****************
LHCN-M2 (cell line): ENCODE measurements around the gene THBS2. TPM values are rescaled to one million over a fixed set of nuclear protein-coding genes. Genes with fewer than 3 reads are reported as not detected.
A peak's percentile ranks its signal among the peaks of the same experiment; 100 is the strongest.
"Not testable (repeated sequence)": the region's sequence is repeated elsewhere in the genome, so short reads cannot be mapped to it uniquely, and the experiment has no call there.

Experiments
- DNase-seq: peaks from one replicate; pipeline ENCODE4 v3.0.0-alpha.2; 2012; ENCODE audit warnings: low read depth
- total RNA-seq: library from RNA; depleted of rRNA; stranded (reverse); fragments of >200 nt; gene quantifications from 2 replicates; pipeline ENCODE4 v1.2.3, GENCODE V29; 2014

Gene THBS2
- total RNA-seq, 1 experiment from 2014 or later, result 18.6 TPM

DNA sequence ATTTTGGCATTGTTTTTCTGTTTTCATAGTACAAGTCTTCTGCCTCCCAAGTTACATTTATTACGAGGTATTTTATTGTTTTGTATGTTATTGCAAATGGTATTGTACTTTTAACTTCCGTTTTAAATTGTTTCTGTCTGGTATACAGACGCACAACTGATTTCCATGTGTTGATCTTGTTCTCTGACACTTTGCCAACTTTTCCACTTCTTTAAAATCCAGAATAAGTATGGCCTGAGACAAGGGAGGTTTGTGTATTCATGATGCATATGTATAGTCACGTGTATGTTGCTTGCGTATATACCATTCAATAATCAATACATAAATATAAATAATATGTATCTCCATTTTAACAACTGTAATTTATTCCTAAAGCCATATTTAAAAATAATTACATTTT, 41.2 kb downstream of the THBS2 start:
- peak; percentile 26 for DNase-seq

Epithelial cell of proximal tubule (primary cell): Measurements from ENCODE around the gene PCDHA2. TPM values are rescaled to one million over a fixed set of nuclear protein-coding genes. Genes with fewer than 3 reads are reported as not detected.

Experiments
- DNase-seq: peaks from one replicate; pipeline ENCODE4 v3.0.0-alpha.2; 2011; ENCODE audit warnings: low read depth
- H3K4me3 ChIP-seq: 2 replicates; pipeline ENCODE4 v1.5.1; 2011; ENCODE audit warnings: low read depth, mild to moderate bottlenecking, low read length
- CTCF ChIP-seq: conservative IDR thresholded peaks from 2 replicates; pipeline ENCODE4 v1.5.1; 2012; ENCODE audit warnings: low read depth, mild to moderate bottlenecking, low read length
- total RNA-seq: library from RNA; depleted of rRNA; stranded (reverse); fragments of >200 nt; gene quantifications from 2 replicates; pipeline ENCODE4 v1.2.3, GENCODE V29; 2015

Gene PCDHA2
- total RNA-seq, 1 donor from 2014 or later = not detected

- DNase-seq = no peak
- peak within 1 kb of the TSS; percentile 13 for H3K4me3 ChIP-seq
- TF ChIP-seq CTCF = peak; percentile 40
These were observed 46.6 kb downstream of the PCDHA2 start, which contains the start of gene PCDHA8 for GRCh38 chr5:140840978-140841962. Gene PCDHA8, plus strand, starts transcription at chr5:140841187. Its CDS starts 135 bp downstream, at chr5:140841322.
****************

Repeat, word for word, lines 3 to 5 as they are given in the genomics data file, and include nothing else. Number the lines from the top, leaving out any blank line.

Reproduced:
"Not testable (repeated sequence)": the region's sequence is repeated elsewhere in the genome, so short reads cannot be mapped to it uniquely, and the experiment has no call there.

Experiments
- DNase-seq: peaks from one replicate; pipeline ENCODE4 v3.0.0-alpha.2; 2012; ENCODE audit warnings: low read depth